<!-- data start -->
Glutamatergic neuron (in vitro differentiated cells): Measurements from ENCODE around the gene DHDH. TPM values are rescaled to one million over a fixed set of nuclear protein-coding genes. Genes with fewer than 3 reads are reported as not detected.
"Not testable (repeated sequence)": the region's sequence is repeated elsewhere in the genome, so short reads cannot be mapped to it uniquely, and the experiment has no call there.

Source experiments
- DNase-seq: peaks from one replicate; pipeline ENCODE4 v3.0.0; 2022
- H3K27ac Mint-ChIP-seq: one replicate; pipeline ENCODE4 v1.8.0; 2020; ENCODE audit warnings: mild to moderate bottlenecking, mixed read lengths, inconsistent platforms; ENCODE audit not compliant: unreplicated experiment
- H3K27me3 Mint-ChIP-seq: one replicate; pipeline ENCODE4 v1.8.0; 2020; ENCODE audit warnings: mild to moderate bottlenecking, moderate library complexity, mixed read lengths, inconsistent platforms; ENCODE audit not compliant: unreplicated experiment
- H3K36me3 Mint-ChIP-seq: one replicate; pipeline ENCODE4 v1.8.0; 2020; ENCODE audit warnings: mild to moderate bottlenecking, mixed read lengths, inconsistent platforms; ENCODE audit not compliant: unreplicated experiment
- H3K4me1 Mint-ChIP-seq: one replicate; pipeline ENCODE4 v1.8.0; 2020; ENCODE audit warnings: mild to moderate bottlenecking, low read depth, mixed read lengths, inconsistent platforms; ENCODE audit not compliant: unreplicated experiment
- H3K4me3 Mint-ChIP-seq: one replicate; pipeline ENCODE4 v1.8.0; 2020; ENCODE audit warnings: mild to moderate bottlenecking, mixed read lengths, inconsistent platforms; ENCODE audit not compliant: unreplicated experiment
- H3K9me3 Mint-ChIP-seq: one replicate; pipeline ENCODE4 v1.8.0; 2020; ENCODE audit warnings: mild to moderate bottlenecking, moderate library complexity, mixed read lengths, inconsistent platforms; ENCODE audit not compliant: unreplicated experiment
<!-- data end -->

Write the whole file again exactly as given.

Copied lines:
Glutamatergic neuron (in vitro differentiated cells): Measurements from ENCODE around the gene DHDH. TPM values are rescaled to one million over a fixed set of nuclear protein-coding genes. Genes with fewer than 3 reads are reported as not detected.
"Not testable (repeated sequence)": the region's sequence is repeated elsewhere in the genome, so short reads cannot be mapped to it uniquely, and the experiment has no call there.

Source experiments
- DNase-seq: peaks from one replicate; pipeline ENCODE4 v3.0.0; 2022
- H3K27ac Mint-ChIP-seq: one replicate; pipeline ENCODE4 v1.8.0; 2020; ENCODE audit warnings: mild to moderate bottlenecking, mixed read lengths, inconsistent platforms; ENCODE audit not compliant: unreplicated experiment
- H3K27me3 Mint-ChIP-seq: one replicate; pipeline ENCODE4 v1.8.0; 2020; ENCODE audit warnings: mild to moderate bottlenecking, moderate library complexity, mixed read lengths, inconsistent platforms; ENCODE audit not compliant: unreplicated experiment
- H3K36me3 Mint-ChIP-seq: one replicate; pipeline ENCODE4 v1.8.0; 2020; ENCODE audit warnings: mild to moderate bottlenecking, mixed read lengths, inconsistent platforms; ENCODE audit not compliant: unreplicated experiment
- H3K4me1 Mint-ChIP-seq: one replicate; pipeline ENCODE4 v1.8.0; 2020; ENCODE audit warnings: mild to moderate bottlenecking, low read depth, mixed read lengths, inconsistent platforms; ENCODE audit not compliant: unreplicated experiment
- H3K4me3 Mint-ChIP-seq: one replicate; pipeline ENCODE4 v1.8.0; 2020; ENCODE audit warnings: mild to moderate bottlenecking, mixed read lengths, inconsistent platforms; ENCODE audit not compliant: unreplicated experiment
- H3K9me3 Mint-ChIP-seq: one replicate; pipeline ENCODE4 v1.8.0; 2020; ENCODE audit warnings: mild to moderate bottlenecking, moderate library complexity, mixed read lengths, inconsistent platforms; ENCODE audit not compliant: unreplicated experiment